IC-9100 USB MOD Level

Menu of 56 adjusts the USB MOD Level. 25% is going to be close, but your particular radio might need some adjusting.  The way you figure that out is to get the radio into transmit mode (perhaps using the “TUNE” button in WSJT-X) and adjusting the USB MOD Level until there is ZERO ALC on your meter.  If you are showing ALC action, then your transmit audio is going to be distorted.  It is a VERY sensitive adjustment.  The general ALC consensus is that a little bit of ALC isn’t a bad thing.

IC-9100 USB MOD Level setting
Monitoring the Bands
FT8 - PSKreporting map for 20m band.

One of the best spin-offs of FT8 digital radio is the global moitoring of signals and propogation. Sites like PskReporter now make it so easy to see if bands are open, and more importantly, how well you’re getting out and where you can be heard. Here you can see pins on a resizeable map, which when filtered correctly, will show you how long ago you were heard. If you know of others, let me know.

FT8 Facebook Group

Every aspect of our hobby has a Facebook group these days and FT8 is no different. Why not check it out and join.

Computer Control

Before you begin…

There are cetain contols in the Windows platform (I’m usinging Windows 10) and the radio that need to be set to work correctly with the software. First thing you need to do is choose and install your software. I went with WSJT-X

Taking to the radio – Data

Assuming successful software installation, you need to get the USB connected to the radio and make sure you can control the radio from the PC. To test this, from the main screen of WSJT-X, click file -> settings. Then the radio tab. Make sure you’ve selected your radio in the drop down, the PTT method is set to CAT, and the Test CAT button turns green after you click it. If you’re GREEN to go, click the TEST PTT once to test TX and again to stop.

FT8 - WSJT-X settings - radio DATA comms settings

Finally, click OK to go back to the main page of the application and try and change band from the drop down menu just above the reciving audio meter. If the band changes, your data connection is good to go. Now the audio.

You may have noticed that my seetings show the rig control to be Ham Radio Deluxe. The WSJT-X software lets you use other programs you may have on your computer to control your radio. You’ll have to have them running in background for your rig to talk to your compter. See the setup docs that came with the WSJT-X distribution package for more. Below is a direct connection.

Taking to the radio – Audio

No doubt this is the trickiest part of the set up – and this is purely audio levels. Jump back into settings and this time click the audio tab and patch your radio into and out of your soundcard.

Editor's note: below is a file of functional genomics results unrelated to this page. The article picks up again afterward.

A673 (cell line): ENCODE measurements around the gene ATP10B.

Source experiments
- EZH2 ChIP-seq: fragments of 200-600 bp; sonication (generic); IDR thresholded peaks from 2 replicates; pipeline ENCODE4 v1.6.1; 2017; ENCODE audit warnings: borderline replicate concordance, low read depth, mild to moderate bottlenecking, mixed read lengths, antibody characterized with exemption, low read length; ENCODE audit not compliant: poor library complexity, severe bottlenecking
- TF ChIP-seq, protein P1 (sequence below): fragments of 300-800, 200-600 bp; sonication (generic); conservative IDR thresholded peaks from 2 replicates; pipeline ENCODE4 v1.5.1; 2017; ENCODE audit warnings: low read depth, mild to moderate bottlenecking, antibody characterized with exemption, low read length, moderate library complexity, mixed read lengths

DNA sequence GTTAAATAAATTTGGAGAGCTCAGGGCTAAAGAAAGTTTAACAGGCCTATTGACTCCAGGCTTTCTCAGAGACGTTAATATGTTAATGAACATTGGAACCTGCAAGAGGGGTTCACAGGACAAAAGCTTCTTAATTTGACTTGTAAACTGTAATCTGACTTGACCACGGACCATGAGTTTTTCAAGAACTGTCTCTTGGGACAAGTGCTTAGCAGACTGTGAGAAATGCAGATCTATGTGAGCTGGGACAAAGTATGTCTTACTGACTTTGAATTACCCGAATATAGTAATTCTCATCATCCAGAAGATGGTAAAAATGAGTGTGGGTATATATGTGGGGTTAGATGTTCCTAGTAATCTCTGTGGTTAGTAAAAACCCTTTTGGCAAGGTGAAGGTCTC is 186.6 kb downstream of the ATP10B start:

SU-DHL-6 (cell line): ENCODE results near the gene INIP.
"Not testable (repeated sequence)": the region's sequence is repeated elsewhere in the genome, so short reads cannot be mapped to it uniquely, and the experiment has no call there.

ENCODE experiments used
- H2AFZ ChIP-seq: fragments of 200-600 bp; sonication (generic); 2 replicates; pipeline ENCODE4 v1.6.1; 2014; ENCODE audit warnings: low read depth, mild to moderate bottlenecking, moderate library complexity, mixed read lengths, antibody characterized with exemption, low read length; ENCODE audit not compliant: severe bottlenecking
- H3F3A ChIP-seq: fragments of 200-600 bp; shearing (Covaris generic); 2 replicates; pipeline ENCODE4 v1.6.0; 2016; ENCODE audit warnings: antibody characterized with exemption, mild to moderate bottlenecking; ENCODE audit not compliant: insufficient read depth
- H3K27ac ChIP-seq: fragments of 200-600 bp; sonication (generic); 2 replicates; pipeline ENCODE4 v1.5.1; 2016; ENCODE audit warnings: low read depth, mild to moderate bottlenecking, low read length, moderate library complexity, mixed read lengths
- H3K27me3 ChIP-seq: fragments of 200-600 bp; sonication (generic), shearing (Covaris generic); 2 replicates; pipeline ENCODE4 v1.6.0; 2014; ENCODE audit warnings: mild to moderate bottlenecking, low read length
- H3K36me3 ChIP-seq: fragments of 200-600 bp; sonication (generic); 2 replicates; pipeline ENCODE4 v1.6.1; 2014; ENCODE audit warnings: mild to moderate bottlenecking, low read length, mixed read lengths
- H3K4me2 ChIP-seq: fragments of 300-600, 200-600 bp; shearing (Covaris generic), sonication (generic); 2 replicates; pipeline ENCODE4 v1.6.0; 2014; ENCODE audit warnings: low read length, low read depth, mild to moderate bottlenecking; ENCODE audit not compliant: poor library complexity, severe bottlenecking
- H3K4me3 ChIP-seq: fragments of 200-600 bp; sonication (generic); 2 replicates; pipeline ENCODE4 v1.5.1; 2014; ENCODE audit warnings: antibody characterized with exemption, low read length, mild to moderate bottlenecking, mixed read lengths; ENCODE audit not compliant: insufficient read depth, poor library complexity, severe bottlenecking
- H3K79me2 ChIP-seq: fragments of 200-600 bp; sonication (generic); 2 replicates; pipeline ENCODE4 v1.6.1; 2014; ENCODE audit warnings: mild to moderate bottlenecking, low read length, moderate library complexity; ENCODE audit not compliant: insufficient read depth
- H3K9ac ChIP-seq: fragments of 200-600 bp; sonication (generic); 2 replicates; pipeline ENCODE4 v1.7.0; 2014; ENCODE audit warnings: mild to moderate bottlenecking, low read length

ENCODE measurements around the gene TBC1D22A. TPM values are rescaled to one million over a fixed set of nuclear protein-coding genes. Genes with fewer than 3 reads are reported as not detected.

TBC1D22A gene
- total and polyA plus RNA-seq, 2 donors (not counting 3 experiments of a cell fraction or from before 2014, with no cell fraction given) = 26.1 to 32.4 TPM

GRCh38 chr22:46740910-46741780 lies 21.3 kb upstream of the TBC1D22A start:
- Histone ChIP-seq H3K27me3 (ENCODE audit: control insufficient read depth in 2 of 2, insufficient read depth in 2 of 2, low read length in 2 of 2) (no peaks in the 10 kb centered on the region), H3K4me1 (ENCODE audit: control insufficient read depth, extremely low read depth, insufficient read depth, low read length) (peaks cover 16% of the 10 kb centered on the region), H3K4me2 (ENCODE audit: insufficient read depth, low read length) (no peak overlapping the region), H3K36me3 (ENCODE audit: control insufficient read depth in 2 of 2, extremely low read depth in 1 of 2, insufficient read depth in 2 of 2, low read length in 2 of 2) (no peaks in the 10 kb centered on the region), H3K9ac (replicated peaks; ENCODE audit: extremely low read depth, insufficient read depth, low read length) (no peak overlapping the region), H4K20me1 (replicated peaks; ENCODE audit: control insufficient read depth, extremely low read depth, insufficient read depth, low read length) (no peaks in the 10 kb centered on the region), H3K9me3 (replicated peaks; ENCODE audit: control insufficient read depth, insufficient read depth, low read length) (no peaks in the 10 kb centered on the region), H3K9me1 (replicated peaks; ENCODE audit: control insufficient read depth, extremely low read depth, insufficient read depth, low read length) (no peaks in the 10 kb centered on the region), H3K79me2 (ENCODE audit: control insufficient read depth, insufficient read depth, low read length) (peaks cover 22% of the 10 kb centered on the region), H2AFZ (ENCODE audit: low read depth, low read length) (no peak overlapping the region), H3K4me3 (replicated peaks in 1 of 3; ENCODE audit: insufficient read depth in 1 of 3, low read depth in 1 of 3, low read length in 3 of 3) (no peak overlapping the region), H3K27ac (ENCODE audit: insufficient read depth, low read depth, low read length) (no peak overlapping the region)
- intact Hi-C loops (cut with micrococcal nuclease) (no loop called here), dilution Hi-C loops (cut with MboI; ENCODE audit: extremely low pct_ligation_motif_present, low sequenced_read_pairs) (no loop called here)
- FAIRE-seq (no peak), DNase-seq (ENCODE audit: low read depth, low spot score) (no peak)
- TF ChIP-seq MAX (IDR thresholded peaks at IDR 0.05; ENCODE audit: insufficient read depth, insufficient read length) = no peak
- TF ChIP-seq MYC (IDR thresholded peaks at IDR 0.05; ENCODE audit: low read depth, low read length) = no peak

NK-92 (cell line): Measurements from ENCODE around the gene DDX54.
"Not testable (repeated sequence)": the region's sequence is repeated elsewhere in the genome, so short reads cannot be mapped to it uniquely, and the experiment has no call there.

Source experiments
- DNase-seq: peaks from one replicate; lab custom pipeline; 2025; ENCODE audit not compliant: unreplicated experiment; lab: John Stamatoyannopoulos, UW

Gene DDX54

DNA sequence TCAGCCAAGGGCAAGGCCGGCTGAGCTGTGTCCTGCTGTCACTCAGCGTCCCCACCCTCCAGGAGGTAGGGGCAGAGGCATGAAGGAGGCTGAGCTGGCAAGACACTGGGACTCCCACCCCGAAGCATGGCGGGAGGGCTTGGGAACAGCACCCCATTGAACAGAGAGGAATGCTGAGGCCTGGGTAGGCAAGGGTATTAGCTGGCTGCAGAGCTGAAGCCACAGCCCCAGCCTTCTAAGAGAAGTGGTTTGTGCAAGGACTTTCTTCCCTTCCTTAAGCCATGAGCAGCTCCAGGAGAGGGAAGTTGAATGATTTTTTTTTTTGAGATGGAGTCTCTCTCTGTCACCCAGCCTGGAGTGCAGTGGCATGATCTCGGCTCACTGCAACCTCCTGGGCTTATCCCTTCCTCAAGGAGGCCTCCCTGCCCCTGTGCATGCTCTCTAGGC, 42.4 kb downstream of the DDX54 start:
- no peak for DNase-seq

WSJT- Audio Settings

The USB audio should appear as a USB Audio Codec. If it doesn’t you’ll need to head into the Widows Sound settings and make sure it’s ENABLED. Mine was disabled for some reason. Press the Windows key on your keyboard, and type ‘sound’. The sound control panel should be highlited. Select this and follow your nose. You should see at least two tabs – Recording and Playback. Right click in this window and make sure ‘Show disabled devices’ is checked. If you’re not sure, a quick Google search will help.

The bar graph audio level meter in WSJT-X should normally read about 30 dB on a ‘dead’ band, increasing to about 50 dB on an active band with about a dozen stations QRV simultaneously, higher still on an HF band buzzing with life and lots of strong FT8 signals. If the level goes too high and turns red, you are reaching the compression point in your sound card and may be over-driving it, causing distortion and sampling errors in the ADC (Analogue to Digital Converter) that, in turn, reduce the ability to decode FT8 signals.

Chapter 5 on page 9 in the user manual will explain all.

BE ON TIME! It’s really important. 

Timing is everything when it comes to FT8. Make sure your PC clock is ACCURATE. Visit time.is to make sure.



Your rig will transmit for exactly 15 seconds starting at 00 or 30 seconds (even) or 15 or 45 seconds (odd). If it doesn’t TX or RX at the right time, you’ll overlap the TX/RX window and the result is annoying to stations close by, and you’ll probably miss out on contacts.

A clue to time…. Listen to the cocophany of transmissions on the FT8 frequency. They’ll be right. Look at the waterfall on WSJT-X. If they overlap the green horizontal 15 second line, then CHECK your PC time.

Companion program for WSJT-X

Once you’ve got WSJT-X up and running, there’s a great companion app called GridTracker. It listens to WSJT-X and displays our current contact and band conditions on a map.




  • Realtime Traffic Decoding to world map.
  • Audio / Visual / Text-to-Speech Alerts on Callsign, DXCC, CQ Designator, Grid and more.
  • ADIF Log parsing
  • QSO log reporting / uploading
  • QRZ.com , HamQTH, CALLOOK and QRZCQ.com Callsign lookups
  • Band and Mode filtering
  • Complete DXCC, Country, Callsign Prefix recognition
  • Band activity from PSK-Reporter
  • Maidenhead 4 and 6 wide views
  • CQ and ITU Zone parsing from QSOs
  • Worked All Continent and Worked All States parsing
  • Contest Map Overlays
  • 100% offline mode available for field-day use.
  • UDP Multicast message support
  • UDP message forwarding
  • State / Province / Locality information
  • Decode history charting for propagation and radio performance  analysis
  • Log4OM, N1MM+ local logger support

Below is a video by the author which will also give you an idea of what it can do.

Enabling Night Screens on WSJT-X and GridTracker

And here’s how I run it on my desktop. It’s a suggstion only.

Picture of FT8 Desktop